Newswise — Using a new deep learning approach, a broad spectrum of scientists can now generate a protein database directly from proteomics data gathered from a specific soil sample. A key element of this approach is a digital tool called Kaiko, a deep learning computer model that has significantly improved accuracy compared to currently available digital tools for generating a protein database.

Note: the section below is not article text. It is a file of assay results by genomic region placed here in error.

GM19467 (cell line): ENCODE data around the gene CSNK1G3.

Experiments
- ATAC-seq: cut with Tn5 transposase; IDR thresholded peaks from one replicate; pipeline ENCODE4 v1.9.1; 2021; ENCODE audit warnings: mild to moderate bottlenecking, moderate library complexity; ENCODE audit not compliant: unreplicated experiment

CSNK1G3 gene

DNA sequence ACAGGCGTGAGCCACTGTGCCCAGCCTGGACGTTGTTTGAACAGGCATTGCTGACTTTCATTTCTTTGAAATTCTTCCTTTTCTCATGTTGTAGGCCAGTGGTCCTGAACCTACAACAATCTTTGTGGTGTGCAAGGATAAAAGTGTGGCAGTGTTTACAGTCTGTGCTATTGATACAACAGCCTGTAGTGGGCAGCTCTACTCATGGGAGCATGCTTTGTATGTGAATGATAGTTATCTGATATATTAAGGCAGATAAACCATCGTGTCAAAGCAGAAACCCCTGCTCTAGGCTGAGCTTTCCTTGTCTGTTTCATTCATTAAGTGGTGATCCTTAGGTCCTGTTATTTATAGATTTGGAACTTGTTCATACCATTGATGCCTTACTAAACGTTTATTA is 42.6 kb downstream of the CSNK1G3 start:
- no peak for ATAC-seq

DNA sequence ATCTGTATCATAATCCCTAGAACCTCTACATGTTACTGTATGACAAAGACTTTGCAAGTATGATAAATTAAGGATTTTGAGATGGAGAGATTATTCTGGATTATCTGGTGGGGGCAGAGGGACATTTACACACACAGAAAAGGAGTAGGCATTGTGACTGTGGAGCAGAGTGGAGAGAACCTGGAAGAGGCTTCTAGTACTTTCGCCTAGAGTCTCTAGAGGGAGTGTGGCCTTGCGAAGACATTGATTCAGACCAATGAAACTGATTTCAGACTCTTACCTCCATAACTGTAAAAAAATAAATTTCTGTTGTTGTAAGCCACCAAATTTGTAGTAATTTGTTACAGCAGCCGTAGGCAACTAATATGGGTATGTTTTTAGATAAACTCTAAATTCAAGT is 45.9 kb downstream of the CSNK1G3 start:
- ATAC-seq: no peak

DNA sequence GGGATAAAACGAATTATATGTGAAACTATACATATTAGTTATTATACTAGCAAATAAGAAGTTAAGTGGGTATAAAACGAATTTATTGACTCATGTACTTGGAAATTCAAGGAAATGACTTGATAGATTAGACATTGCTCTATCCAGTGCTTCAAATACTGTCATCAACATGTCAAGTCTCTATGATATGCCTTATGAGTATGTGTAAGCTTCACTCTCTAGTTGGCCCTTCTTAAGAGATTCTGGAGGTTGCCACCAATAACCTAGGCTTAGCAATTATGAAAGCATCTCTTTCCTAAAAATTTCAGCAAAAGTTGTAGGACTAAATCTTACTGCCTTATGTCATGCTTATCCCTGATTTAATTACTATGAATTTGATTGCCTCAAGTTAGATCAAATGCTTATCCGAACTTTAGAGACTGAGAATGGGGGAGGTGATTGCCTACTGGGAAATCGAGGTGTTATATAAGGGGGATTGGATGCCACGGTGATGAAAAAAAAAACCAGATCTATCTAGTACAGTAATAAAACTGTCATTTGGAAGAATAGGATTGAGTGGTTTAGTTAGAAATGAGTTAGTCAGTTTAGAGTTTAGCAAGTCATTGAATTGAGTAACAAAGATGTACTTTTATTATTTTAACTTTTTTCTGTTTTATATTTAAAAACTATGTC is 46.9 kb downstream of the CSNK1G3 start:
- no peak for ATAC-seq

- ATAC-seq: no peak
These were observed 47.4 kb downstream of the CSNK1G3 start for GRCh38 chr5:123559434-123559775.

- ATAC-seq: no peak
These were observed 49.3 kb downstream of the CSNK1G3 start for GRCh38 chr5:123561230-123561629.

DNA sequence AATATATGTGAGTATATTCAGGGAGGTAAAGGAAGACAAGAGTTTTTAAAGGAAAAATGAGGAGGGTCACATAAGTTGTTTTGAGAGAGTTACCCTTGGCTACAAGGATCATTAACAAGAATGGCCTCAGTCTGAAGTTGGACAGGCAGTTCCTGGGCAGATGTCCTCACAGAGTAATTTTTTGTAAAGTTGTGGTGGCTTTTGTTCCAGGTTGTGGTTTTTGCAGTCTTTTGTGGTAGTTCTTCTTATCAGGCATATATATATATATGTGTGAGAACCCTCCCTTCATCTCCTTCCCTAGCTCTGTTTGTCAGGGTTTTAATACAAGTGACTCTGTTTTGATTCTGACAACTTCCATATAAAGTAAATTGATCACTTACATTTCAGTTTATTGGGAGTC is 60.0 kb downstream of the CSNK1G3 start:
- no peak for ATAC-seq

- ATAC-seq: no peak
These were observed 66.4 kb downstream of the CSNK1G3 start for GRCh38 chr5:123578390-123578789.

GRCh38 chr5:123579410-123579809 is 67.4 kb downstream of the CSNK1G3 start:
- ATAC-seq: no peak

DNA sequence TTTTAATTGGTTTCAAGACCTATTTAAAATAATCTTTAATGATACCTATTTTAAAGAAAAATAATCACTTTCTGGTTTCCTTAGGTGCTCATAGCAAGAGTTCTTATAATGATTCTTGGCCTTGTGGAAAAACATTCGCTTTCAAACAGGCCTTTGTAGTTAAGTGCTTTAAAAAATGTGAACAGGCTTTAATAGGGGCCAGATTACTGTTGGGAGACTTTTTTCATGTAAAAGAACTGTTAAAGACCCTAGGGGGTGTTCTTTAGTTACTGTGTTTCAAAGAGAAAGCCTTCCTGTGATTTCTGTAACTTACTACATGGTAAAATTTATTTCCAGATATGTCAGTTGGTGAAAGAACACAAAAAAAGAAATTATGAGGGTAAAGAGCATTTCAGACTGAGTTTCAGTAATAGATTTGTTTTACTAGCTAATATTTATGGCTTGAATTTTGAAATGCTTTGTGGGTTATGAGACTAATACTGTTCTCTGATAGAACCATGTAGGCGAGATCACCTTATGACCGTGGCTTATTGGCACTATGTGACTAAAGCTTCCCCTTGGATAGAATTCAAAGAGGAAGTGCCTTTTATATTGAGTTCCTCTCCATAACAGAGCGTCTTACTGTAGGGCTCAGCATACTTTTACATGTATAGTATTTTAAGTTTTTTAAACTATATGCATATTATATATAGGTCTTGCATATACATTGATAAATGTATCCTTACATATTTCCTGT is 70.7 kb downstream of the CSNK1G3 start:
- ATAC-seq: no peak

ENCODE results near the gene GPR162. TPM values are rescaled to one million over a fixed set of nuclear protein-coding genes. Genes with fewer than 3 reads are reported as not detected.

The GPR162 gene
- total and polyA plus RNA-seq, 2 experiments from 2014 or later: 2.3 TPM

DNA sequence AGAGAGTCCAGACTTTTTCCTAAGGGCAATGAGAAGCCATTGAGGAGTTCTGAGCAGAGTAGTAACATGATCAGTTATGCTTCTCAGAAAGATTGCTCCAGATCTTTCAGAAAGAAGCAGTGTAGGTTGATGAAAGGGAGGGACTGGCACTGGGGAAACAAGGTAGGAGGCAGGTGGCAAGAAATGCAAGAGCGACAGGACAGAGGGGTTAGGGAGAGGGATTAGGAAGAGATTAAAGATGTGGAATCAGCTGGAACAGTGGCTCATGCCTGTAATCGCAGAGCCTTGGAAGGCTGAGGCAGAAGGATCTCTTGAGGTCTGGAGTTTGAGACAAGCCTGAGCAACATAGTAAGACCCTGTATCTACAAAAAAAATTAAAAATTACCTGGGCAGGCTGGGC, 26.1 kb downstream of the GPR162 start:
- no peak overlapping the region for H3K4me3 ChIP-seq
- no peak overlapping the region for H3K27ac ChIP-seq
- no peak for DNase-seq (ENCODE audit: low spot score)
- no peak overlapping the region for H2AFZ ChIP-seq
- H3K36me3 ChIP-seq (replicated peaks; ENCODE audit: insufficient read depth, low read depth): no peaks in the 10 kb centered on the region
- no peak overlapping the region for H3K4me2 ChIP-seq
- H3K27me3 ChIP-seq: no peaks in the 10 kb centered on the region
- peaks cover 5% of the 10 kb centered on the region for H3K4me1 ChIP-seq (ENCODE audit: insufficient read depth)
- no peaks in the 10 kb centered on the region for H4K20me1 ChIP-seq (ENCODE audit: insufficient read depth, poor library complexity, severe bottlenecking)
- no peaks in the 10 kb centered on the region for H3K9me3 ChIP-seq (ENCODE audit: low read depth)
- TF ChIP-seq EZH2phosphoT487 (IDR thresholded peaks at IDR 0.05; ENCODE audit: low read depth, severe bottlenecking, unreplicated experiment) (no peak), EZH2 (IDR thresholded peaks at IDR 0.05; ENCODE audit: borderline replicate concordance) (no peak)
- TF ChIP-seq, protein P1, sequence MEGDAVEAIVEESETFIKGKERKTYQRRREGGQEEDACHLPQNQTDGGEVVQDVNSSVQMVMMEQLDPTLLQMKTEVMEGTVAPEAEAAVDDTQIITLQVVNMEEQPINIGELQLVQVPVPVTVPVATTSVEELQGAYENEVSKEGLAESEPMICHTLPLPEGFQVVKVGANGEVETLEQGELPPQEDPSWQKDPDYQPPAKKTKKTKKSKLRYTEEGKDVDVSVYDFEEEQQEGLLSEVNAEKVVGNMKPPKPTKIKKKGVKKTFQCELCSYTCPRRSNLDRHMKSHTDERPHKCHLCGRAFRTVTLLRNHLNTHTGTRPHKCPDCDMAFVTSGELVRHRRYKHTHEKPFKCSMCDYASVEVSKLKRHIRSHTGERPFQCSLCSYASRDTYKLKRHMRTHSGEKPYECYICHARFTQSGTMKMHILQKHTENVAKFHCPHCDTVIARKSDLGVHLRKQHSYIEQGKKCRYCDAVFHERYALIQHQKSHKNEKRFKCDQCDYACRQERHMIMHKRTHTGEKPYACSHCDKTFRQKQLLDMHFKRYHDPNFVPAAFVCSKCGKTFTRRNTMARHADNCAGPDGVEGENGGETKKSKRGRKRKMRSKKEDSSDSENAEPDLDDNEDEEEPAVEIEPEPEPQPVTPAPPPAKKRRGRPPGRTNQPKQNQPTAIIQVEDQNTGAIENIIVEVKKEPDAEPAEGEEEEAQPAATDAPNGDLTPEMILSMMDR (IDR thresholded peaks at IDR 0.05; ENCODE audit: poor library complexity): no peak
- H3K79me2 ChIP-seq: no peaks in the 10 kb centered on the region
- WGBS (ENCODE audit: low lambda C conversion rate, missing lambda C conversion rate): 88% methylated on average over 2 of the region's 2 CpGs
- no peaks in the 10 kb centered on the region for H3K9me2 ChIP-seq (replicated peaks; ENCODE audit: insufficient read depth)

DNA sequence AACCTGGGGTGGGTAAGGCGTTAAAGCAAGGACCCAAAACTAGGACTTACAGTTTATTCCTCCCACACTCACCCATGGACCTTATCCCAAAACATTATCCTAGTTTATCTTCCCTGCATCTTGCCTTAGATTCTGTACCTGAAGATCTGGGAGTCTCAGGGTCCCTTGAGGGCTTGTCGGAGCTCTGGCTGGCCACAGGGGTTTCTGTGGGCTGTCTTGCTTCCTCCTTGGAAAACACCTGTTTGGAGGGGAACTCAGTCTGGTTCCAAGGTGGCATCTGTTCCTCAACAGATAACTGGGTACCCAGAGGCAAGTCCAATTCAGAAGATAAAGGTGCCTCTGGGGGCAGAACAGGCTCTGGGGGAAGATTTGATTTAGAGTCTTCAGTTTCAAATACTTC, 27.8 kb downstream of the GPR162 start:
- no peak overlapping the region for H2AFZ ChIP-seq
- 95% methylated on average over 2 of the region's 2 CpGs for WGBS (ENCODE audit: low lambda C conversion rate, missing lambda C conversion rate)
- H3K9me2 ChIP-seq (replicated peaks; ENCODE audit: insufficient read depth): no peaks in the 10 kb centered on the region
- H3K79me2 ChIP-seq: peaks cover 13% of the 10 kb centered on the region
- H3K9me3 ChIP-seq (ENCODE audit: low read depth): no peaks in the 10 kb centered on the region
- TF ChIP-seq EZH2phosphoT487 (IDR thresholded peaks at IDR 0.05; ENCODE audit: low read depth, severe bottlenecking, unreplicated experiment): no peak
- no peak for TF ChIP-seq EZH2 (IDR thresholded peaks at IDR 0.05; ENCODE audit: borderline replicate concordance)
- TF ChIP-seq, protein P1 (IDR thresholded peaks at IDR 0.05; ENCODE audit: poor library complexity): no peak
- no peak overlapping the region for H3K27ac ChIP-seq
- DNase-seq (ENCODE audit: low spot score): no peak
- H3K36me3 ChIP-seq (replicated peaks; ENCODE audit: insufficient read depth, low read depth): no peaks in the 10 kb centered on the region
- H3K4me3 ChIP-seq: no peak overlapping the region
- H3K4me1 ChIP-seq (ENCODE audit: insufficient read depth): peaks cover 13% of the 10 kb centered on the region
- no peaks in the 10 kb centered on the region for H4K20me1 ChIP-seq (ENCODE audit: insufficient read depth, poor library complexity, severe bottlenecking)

Kaiko was trained to use peptide sequence data from mass spectrometry. To teach Kaiko about proteins, scientists mined the extensive archive of mass spectrometry data obtained and maintained by EMSL, the Environmental and Molecular Sciences Laboratory, a Department of Energy (DOE) Office of Science user facility. The training data included a set of 5 million sample matches from 55 diverse microorganisms across 9 phyla. With the EMSL data as its training set, Kaiko successfully identified organisms directly from the proteomic data from natural and synthetic soil samples. Finally, the team of scientists involved in this research created a process to generate a database of all the proteomic data from a sample, or a metaproteome, using Kaiko, and tested the process on native soils collected from a site in Kansas. The process identified all highly abundant microbes and uncovered several additional species. The new digital tool will allow a greater number and variety of scientists around the world to study the soil microbiome.